The spectrum of benign esophageal lesions: imaging findings.

Jang KM, Lee KS, Lee SJ, Kim EA, Kim TS, Han D, Shim YM - Korean J Radiol (2002 Jul-Sep)

Epiphrenic esophageal diverticulum in a 63-year-old man.A. Mediastinal window of enhanced (7-mm collimation) CT scan obtained at the level of the suprahepatic inferior vena cava shows that outpouching (arrows) from the esophagus contains an air-fluid level.B. CT scan obtained at the level of the liver dome shows that the position of the esophagogastric junction (arrow) is normal.
© Copyright Policy - open-access
Related In: Results  -  Collection

License
Show All Figures
getmorefigures.php?uid=PMC2713885&req=5

Figure 17: Epiphrenic esophageal diverticulum in a 63-year-old man.A. Mediastinal window of enhanced (7-mm collimation) CT scan obtained at the level of the suprahepatic inferior vena cava shows that outpouching (arrows) from the esophagus contains an air-fluid level.B. CT scan obtained at the level of the liver dome shows that the position of the esophagogastric junction (arrow) is normal.
Mentions: Diverticula may be formed either by pulsion due to increased intraluminal esophageal pressure or by traction due to fibrosis in adjacent periesophageal tissue. Pulsion esophageal diverticula, which have a round contour and wide neck, consist only of mucosa, without a muscular layer. Traction diverticula, on the other hand, contain all layers of the esophageal wall, including muscle. Diverticula may be classified according to their location (29), the most common of which are the pharyngoesophageal junction (e.g. Zenker's diverticulum, pulsion type), the middle esophagus (mostly the traction type), and the distal esophagus just above the esophageal hiatus (e.g. epiphrenic diverticulum, pulsion type) (Fig. 17). Because their walls contain no muscle, pulsion diverticula tend to remain filled after the esophagus has emptied of barium. When the esophagus collapses, traction diverticula tend to empty.

Bottom Line: Barium studies are useful for the evaluation of mucosal surface lesions but provide little information about the extramucosal extent of disease.Computed tomography and magnetic resonance imaging, on the other hand, permit the assessment of wall thickness, mediastinal involvement, adjacent lymphadenopathy, and distant spread.In diseases such as fibrovascular polyps, duplication cysts, scleroderma, trauma, caustic esophagitis, hiatal hernia, esophageal diverticulum, achalasia, and paraesophageal varices, the findings of imaging studies are specific, obviating the need for further invasive diagnostic work-up.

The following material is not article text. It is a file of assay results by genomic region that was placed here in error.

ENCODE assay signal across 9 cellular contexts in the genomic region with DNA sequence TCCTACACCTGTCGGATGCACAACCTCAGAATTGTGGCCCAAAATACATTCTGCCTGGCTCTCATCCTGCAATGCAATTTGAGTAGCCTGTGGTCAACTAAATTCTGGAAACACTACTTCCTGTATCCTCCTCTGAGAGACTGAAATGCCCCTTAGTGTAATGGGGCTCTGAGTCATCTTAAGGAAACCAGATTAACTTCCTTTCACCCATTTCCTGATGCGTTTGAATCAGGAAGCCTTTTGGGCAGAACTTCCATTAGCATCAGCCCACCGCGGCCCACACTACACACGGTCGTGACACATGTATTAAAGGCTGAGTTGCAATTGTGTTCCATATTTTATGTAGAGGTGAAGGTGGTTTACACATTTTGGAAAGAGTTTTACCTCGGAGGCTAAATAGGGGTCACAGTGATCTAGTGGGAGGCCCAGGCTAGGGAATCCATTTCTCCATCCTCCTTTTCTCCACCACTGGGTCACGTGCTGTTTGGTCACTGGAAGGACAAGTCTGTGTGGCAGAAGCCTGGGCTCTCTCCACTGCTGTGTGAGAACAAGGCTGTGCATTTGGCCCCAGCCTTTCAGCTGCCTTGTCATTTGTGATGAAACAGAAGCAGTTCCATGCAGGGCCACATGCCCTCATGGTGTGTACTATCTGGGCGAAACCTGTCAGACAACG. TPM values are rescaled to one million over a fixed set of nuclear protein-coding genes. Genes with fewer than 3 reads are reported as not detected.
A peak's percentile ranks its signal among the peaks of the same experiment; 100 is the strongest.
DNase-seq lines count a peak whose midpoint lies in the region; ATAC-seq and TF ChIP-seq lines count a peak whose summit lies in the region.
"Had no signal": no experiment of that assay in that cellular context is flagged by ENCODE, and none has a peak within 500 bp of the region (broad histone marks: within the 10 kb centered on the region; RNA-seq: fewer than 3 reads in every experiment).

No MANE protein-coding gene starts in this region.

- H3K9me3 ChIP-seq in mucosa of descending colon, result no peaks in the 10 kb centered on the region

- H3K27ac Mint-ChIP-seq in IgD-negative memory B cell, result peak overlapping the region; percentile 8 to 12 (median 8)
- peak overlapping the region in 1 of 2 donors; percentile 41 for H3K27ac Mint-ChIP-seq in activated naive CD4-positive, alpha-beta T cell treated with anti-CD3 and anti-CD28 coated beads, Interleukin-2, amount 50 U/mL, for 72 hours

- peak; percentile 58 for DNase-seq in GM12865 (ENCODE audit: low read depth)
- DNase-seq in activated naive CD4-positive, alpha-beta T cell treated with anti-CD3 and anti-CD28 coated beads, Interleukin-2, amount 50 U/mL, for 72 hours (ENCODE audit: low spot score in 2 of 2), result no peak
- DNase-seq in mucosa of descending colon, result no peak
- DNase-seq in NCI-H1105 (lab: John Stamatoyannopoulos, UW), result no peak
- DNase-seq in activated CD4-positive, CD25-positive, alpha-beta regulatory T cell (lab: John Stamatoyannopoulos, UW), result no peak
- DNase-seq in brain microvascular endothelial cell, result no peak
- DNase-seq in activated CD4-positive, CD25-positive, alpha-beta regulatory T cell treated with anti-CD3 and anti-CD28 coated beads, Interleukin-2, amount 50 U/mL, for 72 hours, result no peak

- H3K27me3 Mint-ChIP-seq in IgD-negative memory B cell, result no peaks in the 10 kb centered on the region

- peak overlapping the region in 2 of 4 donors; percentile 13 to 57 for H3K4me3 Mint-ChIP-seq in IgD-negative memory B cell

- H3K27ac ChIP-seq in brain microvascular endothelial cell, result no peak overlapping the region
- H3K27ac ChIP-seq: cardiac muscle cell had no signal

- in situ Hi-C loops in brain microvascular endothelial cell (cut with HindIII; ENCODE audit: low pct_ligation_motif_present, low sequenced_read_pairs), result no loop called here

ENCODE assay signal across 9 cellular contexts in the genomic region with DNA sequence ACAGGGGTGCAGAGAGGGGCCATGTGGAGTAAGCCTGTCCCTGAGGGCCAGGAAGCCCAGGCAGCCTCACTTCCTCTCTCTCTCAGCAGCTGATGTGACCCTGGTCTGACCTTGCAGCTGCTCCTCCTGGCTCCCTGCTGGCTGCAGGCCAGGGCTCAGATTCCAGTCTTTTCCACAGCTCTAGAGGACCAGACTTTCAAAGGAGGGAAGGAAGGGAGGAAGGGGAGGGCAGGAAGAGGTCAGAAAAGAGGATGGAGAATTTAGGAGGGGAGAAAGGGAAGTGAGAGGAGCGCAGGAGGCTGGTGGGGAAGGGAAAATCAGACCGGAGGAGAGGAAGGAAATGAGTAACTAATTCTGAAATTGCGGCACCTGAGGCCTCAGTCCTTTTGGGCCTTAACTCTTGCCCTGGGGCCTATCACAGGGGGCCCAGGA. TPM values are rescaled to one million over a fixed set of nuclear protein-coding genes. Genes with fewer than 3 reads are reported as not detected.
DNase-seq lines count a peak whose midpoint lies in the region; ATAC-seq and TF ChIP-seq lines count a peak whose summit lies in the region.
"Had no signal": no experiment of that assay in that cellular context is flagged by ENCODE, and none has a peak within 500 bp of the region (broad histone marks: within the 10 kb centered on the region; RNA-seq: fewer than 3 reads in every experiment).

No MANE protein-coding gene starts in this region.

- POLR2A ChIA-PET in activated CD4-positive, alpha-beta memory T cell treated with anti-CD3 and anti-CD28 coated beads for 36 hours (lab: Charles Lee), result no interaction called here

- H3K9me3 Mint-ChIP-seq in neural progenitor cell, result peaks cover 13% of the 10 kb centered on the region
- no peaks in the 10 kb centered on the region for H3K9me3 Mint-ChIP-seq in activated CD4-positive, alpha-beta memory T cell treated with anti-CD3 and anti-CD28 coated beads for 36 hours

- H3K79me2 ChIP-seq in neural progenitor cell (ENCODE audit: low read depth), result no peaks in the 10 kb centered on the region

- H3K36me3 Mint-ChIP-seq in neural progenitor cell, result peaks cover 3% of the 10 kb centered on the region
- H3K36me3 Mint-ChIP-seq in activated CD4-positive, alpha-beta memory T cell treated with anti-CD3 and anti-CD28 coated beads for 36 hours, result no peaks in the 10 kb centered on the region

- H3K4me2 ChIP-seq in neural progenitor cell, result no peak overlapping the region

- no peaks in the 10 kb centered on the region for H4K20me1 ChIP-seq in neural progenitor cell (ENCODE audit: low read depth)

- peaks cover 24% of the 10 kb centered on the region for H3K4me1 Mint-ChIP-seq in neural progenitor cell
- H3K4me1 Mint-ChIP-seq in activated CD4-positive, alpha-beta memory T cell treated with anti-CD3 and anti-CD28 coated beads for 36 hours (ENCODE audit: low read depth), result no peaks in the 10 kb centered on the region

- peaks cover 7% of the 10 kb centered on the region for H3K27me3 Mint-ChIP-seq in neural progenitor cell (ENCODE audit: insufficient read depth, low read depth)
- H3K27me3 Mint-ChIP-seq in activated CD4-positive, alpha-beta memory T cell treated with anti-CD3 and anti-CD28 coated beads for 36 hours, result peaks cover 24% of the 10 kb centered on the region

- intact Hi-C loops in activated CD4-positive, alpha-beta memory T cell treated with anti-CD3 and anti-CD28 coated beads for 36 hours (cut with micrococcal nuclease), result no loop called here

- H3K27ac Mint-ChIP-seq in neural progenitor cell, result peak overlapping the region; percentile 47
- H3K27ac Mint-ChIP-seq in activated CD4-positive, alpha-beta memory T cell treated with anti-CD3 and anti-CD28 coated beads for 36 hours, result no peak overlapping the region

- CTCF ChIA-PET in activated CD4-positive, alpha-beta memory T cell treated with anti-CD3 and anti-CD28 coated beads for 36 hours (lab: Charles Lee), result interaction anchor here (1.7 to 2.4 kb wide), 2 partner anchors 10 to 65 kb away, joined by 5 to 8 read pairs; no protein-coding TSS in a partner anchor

View Article: PubMed Central - PubMed

Affiliation: Department of Radiology, Samsung Medical Center, Sungkyunkwan University School of Medicine, Seoul, Korea.

ABSTRACT
Benign esophageal lesions occur in various diseases. Barium studies are useful for the evaluation of mucosal surface lesions but provide little information about the extramucosal extent of disease. Computed tomography and magnetic resonance imaging, on the other hand, permit the assessment of wall thickness, mediastinal involvement, adjacent lymphadenopathy, and distant spread. In diseases such as fibrovascular polyps, duplication cysts, scleroderma, trauma, caustic esophagitis, hiatal hernia, esophageal diverticulum, achalasia, and paraesophageal varices, the findings of imaging studies are specific, obviating the need for further invasive diagnostic work-up. The advent of helical computed tomography and its volume data set allows the acquisition of multiplanar images, and magnetic resonance imaging is useful both for this and for tissue characterization. Thus, multiplanar cross-sectional imaging further extends the role of imaging modalities to the evaluation of benign esophageal lesions. Through an awareness of the multiplanar cross-sectional appearances of various benign esophageal lesions, the radiologist can play an important role in the detection, diagnosis, further diagnostic planning, and treatment of the diseases in which they occur.

Show MeSH
Related in: MedlinePlus